Bleeding or hemorrhage of the varicose veins are frequently seen in those with big varicose veins bulging in the lower extremities that are easily nicked with minor traumas like hitting the leg on a table leg or edge of a wall. Patients with varicose veins often have thin-walled veins which makes them susceptible to bleeding.

Bleeding can be minor if only small and controllable but they can also be profuse and it may be a cause for a visit to the emergency room to get proper treatment.

Venous Ulceration

Venous ulceration occurs in varicose veins because of the progressive nature of the skin changes in the disease. If the changes are not treated on time, it may lead to an ulcer. This is because in varicosities of the legs, there is poor circulation in areas of ulceration which leads to a decrease in nutrition and oxygenation thus slow healing or even progression of these ulcers occur. (2)

When the ulcers start, the layers will gradually begin to have partial skin loss, and because healing is affected (and very slow in some patients especially those with comorbidities like diabetes), ulceration will progress rapidly and there could be a full-thickness skin loss over time. When this happens, the necrosis often extends from the subcutaneous (fatty tissue), superficial and deep fascia, up to the muscles, and even the tendons and bones.

The problem with ulcerations is that secondary infection that might set in the exposed areas and lead to more serious problems like sepsis.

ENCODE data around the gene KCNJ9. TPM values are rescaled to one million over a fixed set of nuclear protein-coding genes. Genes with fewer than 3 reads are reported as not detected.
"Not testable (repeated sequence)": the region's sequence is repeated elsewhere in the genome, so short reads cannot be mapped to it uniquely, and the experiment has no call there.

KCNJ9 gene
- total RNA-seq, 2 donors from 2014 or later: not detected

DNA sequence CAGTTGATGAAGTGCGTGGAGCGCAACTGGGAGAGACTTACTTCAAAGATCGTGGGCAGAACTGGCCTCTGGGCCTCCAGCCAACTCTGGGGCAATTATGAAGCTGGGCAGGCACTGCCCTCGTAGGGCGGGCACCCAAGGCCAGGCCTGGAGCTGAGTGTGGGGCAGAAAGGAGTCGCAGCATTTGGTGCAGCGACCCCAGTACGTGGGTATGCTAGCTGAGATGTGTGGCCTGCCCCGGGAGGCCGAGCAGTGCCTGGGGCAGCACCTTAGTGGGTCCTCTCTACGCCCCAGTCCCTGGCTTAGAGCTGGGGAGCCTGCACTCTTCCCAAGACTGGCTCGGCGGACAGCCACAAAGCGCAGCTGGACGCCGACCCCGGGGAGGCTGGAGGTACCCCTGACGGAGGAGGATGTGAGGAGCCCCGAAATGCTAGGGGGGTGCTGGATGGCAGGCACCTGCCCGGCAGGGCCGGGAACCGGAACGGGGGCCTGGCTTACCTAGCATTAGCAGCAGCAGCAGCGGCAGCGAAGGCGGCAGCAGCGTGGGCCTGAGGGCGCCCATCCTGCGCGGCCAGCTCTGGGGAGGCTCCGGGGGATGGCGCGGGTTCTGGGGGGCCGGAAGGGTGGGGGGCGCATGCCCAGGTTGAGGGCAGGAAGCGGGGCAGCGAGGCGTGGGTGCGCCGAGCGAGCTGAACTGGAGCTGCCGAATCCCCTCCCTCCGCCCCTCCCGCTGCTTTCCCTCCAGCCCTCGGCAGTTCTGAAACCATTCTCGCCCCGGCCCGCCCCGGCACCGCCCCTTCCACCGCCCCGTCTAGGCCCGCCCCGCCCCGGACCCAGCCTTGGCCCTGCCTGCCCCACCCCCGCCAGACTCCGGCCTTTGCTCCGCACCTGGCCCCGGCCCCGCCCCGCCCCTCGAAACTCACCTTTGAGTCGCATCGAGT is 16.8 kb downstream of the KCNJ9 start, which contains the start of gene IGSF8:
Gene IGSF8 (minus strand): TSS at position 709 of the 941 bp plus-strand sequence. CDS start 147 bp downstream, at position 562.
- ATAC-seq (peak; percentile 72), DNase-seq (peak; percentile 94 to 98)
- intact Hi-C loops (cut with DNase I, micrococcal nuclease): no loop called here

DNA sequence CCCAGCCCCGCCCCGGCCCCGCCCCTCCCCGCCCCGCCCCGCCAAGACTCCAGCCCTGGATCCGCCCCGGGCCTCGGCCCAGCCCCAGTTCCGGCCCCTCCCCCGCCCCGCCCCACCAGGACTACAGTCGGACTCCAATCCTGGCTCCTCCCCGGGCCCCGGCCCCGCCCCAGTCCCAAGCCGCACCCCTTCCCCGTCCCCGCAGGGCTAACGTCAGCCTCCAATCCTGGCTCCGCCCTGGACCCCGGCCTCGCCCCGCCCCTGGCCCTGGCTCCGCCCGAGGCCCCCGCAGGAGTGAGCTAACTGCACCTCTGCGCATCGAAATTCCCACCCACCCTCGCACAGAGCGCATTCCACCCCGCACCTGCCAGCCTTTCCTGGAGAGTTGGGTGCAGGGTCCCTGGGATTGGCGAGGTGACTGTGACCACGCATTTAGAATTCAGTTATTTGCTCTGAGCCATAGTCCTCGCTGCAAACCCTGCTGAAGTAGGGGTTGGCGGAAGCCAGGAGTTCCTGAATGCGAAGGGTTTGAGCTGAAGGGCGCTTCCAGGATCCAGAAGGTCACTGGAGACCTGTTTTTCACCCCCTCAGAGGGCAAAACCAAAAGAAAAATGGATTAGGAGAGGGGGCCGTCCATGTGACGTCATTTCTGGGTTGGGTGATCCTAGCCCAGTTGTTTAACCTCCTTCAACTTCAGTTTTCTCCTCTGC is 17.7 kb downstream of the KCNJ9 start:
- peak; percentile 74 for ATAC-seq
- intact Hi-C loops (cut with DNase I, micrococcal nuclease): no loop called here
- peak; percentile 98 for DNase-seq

Luckily, ulcers in varicose veins are not that common. If treated early they are not life-threatening but they can be a cause of pain and discomfort.

Other Complications

Other complications such as ankle joint stiffness, fixed plantar flexor and periostitis can also occur.

Progression of the scarring in the subcutaneous tissue near the ankle may extend up to the ankle joint thus causing stiffness and limited mobility while chronic pain from ulceration or lipodermatosclerosis may also be another cause of joint stiffness and fixed plantar flexor. Periostitis occurs because of inflammation of the tissues near the periosteum (the tissue that covers the bone).

So, what does this mean?

Varicose veins are easily treatable with the numerous procedures that are currently available. Minimally invasive procedures such as sclerotherapy and radiofrequency ablation are accessible for patients who do not want to undergo surgery. Patients with advanced or complicated varicose veins have options like vein stripping and ligation.

If surgeries or procedures are something you do not want to undergo, compression stockings are still the go-to treatment for varicose veins. You can visit your health care provider and they can assess what treatment best suits you.

Remember that any disease will always start simple--- by being vigilant enough with what’s going on in our body, we can prevent diseases from becoming complicated. Early treatment will always save you a lot of money and time while early detection can save your life!

If you have varicose veins symptoms that you think needs to be seen by a professional, do not hesitate to visit your doctor!


  1. National Clinical Guideline Centre (UK). Varicose Veins in the Legs: The Diagnosis and Management of Varicose Veins. London: National Institute for Health and Care Excellence (UK); 2013 Jul. (NICE Clinical Guidelines, No. 168.) Available from:
  2. Nicholls S. C. (2005). Sequelae of untreated venous insufficiency. Seminars in interventional radiology22(3), 162–168.